Reviewed by Alec Clayton
|Jim Winkler and Aya Hashiguchi|
James (Jim Winkler) is a gruff, profane and loveable Kentucky hillbilly, a recovering alcoholic obsessed with collecting and selling rocks. He serves as character in and narrator of Leah Nanako Winkler’s God Said This. The “audience” to his narration are fellow alcoholics (not seen on stage) at his AA meeting. He opens the play by introducing himself and saying he’s an alcoholic, that his wife, Masako (Aya Hashiguchi), is in the hospital with cancer, that his oldest daughter, Hiro (Leilani Berinobis), hates him, and his youngest daughter, Sophie (Jasmine Jaqua), has found religion. James and Hiro think Sophie’ religiosity is absurd, but Masako prays with her, and that just might have healing power.
During his drinking days, James was an abusive father. Now he wants to make up with his daughters, but they’re having nothing to do with it.
Hiro is a worldly rebel determined to crush the expectations of a dutiful Japanese-American girl. All of the women, in fact, shatter the cliched images of Japanese women, and James is nothing like the stereotypical redneck alcoholic. They are all well-rounded complex human beings.
Enter John (Jacob Tice), Hiro’s old high school friend. He is a single father who never left his Kentucky home, and Hiro assumes he’s a downhome, uncomplicated playboy. They get drunk and high together, and Hiro wants to “make out” (her term) with him. But he wants nothing to do with that. He wants their friendship to be one-hundred percent platonic (his terminology)—proving that he, like all the family, fits no stereotypes. He has a post-graduate degree and is dedicated to loving and protecting his thirteen-year-old son.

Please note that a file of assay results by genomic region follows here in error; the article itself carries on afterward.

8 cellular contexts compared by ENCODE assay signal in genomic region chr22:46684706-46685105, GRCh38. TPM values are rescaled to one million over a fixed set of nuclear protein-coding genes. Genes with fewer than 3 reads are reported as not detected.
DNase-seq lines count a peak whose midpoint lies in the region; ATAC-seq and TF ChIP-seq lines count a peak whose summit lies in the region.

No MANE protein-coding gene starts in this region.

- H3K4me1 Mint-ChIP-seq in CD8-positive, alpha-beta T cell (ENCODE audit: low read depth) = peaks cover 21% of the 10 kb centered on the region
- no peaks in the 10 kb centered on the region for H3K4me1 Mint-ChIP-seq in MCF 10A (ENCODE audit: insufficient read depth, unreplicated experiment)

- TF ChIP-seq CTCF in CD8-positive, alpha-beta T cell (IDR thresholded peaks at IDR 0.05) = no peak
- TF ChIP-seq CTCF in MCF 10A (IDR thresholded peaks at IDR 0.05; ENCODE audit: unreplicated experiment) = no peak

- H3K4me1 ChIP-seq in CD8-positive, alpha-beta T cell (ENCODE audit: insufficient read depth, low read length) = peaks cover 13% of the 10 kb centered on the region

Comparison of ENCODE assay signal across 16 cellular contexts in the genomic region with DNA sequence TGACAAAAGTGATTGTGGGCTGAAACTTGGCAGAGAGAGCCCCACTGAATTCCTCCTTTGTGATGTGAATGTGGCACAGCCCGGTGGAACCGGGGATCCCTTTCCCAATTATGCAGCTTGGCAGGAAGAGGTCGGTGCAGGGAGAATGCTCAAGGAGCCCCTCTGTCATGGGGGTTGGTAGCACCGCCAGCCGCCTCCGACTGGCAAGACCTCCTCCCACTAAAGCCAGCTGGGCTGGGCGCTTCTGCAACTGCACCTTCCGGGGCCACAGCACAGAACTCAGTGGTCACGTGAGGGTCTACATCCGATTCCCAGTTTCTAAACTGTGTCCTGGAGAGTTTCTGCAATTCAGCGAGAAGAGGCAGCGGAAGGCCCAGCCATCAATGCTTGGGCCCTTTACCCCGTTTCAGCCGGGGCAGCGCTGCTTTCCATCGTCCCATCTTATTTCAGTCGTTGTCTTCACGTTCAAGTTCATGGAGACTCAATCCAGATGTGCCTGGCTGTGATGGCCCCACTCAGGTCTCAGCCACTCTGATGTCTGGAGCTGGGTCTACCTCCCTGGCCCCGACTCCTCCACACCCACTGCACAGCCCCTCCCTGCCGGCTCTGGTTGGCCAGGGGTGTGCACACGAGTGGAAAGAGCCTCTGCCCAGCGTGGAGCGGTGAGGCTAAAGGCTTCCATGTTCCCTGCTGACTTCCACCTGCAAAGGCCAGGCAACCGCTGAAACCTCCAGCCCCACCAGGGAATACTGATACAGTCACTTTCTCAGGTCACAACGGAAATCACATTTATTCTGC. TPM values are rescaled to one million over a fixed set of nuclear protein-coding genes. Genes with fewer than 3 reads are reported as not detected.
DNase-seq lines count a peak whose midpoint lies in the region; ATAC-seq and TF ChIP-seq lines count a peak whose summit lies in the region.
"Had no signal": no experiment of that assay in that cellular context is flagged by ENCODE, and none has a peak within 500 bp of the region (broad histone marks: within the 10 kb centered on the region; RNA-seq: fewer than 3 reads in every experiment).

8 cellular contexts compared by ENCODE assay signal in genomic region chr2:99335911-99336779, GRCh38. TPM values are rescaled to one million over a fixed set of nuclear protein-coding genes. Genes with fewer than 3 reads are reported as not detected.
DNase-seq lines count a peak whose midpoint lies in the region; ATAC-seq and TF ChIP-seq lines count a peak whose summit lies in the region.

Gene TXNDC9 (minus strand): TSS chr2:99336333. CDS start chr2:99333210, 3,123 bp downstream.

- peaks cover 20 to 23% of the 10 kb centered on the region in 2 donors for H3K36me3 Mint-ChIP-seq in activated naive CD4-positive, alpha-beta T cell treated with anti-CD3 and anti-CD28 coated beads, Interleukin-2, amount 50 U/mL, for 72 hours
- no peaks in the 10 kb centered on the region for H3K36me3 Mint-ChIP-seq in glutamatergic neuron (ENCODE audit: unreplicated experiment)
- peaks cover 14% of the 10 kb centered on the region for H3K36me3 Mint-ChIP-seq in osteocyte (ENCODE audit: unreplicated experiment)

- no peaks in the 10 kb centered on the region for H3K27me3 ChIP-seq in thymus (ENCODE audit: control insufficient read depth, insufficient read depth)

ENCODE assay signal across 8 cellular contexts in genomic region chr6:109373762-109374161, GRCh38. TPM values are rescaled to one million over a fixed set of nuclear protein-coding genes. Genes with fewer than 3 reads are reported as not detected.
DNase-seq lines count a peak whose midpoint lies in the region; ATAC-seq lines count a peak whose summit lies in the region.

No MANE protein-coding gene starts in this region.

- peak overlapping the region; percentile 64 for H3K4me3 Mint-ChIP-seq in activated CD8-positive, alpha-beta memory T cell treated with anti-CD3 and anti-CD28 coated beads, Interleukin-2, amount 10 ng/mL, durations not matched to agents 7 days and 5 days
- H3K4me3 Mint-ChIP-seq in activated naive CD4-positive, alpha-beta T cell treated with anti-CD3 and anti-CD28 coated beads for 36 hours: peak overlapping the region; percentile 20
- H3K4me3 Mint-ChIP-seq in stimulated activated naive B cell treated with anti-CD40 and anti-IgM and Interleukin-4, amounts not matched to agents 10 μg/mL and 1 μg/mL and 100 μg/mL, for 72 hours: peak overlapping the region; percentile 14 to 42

The cast is outstanding, including Berinobis as Hiro is a stand-in for the originally cast actor and had only four rehearsals before opening night. She performed with script in hand but did not need it all the time and did not let that hamper her performance.
Both Winkler and Tice fit so smoothly into their roles that it seems they are not acting at all.
Jaqua’s Sophie is the only character who comes close to behaving like the sweet and dutiful Japanese daughter. She is quiet and seemingly shy but stands up bravely in the practice of her brand of Christianity and surprises everyone from time to time with her rebelliousness (smoking a joint, for instance).
The family was not able to get along in the past, but in coming together to be with Masako they learn to forgive and to love one another.
Kudos to director Randy Clark, sound designer Niclas Olson and lighting designer Michelle Weingarden Bandes for their excellent work.
God Said This was the 2018 winner of the Yale Drama series competition chosen by Pulitzer Prize-winning playwright Ayad Aktar, who described it as conveying “a deeply felt sense of the universal—of the perfection of our parents’ flawed love for each other and for us . . .”
God Said This
7:30 p.m. Friday, Saturday, 2 p.m. Sunday through April 3
Dukesbay Theater, 508 6gh Ave. upstairs above the Grand Cinema (no handicap access)
$15 at DukesbahyGodSaidThis.eventrite.com